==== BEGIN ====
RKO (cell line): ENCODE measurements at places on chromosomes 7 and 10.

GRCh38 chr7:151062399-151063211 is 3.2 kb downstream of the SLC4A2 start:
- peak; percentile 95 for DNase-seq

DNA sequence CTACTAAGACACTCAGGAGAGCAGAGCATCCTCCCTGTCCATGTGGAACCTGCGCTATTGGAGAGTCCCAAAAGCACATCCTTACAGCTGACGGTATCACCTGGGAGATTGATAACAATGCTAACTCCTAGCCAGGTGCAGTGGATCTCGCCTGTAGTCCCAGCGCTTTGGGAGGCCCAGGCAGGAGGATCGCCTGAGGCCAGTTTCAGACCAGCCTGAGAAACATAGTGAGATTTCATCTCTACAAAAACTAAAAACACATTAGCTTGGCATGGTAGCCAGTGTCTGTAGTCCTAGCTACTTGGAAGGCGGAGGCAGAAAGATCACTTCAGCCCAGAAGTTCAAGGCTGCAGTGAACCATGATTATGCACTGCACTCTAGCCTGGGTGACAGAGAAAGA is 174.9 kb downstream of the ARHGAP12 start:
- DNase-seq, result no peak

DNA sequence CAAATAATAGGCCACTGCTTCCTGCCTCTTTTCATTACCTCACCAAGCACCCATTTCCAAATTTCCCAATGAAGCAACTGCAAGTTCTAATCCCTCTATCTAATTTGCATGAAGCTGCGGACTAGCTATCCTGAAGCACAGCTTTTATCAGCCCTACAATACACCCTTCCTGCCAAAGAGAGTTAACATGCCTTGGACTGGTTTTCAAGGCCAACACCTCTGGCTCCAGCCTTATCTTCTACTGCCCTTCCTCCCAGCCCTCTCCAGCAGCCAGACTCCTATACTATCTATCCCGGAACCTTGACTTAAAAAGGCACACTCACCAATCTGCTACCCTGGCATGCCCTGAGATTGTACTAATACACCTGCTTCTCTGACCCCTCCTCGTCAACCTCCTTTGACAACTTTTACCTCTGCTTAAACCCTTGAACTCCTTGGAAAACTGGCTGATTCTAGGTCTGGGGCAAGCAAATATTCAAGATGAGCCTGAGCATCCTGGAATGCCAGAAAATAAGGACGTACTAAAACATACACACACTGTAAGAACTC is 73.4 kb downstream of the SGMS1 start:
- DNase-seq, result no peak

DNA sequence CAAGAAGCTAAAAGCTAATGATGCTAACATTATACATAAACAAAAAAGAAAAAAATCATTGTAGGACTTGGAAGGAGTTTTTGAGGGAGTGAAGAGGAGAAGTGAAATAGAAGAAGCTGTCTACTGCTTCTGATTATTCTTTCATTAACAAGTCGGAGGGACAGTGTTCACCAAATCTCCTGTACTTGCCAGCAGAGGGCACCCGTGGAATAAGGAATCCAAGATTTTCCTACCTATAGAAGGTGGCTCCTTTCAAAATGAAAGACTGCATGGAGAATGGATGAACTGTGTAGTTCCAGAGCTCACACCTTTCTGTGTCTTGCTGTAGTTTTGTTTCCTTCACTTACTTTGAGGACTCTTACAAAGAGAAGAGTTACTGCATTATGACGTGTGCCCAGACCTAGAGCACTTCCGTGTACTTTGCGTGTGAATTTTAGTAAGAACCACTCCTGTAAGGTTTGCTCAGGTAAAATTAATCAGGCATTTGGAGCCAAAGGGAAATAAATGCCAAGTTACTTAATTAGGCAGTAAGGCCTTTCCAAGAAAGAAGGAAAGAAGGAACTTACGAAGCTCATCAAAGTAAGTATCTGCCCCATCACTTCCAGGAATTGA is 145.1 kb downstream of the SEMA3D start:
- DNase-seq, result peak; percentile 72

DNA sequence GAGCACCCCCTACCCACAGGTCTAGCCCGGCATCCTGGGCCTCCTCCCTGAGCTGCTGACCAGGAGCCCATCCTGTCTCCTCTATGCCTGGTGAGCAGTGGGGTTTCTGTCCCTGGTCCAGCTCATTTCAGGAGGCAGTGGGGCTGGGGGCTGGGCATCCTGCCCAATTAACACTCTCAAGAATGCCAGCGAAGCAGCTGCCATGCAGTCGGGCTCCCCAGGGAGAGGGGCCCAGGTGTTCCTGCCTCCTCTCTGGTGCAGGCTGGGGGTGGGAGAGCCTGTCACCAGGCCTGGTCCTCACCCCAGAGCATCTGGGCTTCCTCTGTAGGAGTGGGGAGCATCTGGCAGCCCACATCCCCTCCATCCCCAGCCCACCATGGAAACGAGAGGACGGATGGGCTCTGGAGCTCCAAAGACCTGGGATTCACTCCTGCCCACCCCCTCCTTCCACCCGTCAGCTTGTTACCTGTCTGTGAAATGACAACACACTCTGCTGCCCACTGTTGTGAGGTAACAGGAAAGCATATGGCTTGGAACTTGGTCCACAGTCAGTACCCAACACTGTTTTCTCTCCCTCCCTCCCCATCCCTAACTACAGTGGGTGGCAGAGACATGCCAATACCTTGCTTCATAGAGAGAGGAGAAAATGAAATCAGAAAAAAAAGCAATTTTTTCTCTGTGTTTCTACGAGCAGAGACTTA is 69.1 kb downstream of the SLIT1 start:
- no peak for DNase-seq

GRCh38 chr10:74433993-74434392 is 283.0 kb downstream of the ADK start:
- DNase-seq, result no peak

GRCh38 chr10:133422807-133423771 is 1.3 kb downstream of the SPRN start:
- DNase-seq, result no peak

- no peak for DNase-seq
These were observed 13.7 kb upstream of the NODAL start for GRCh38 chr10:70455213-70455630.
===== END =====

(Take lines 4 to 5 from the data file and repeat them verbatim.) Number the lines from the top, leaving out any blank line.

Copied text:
DNA sequence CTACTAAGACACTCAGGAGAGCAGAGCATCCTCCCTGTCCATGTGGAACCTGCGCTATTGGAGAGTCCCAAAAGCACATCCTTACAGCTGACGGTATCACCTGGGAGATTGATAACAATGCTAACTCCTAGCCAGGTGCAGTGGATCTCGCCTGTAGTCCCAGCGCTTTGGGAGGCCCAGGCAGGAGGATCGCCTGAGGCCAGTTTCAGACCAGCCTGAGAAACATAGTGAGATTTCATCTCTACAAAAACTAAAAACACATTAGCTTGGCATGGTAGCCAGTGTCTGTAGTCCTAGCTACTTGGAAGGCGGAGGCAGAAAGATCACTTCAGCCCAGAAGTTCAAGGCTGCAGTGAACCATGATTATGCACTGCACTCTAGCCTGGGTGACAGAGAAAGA is 174.9 kb downstream of the ARHGAP12 start:
- DNase-seq, result no peak